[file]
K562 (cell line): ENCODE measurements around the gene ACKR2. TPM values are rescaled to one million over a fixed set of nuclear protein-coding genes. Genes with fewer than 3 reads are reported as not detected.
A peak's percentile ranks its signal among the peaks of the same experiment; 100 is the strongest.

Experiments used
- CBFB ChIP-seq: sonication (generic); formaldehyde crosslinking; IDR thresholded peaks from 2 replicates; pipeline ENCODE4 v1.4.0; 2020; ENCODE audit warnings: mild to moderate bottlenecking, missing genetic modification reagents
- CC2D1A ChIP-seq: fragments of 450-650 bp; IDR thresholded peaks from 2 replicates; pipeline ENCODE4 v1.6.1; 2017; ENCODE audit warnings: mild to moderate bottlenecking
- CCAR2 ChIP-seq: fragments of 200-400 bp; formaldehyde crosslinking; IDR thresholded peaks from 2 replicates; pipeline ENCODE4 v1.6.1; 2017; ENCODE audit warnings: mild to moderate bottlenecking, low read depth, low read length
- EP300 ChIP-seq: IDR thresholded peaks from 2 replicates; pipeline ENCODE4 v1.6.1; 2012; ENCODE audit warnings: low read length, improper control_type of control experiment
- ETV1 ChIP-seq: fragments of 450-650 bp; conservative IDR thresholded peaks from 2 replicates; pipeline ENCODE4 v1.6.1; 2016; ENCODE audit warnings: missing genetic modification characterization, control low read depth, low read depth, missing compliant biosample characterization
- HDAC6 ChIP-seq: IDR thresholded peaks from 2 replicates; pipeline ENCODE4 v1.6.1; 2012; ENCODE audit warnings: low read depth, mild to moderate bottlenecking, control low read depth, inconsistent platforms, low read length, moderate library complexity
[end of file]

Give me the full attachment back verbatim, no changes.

K562 (cell line): ENCODE measurements around the gene ACKR2. TPM values are rescaled to one million over a fixed set of nuclear protein-coding genes. Genes with fewer than 3 reads are reported as not detected.
A peak's percentile ranks its signal among the peaks of the same experiment; 100 is the strongest.

Experiments used
- CBFB ChIP-seq: sonication (generic); formaldehyde crosslinking; IDR thresholded peaks from 2 replicates; pipeline ENCODE4 v1.4.0; 2020; ENCODE audit warnings: mild to moderate bottlenecking, missing genetic modification reagents
- CC2D1A ChIP-seq: fragments of 450-650 bp; IDR thresholded peaks from 2 replicates; pipeline ENCODE4 v1.6.1; 2017; ENCODE audit warnings: mild to moderate bottlenecking
- CCAR2 ChIP-seq: fragments of 200-400 bp; formaldehyde crosslinking; IDR thresholded peaks from 2 replicates; pipeline ENCODE4 v1.6.1; 2017; ENCODE audit warnings: mild to moderate bottlenecking, low read depth, low read length
- EP300 ChIP-seq: IDR thresholded peaks from 2 replicates; pipeline ENCODE4 v1.6.1; 2012; ENCODE audit warnings: low read length, improper control_type of control experiment
- ETV1 ChIP-seq: fragments of 450-650 bp; conservative IDR thresholded peaks from 2 replicates; pipeline ENCODE4 v1.6.1; 2016; ENCODE audit warnings: missing genetic modification characterization, control low read depth, low read depth, missing compliant biosample characterization
- HDAC6 ChIP-seq: IDR thresholded peaks from 2 replicates; pipeline ENCODE4 v1.6.1; 2012; ENCODE audit warnings: low read depth, mild to moderate bottlenecking, control low read depth, inconsistent platforms, low read length, moderate library complexity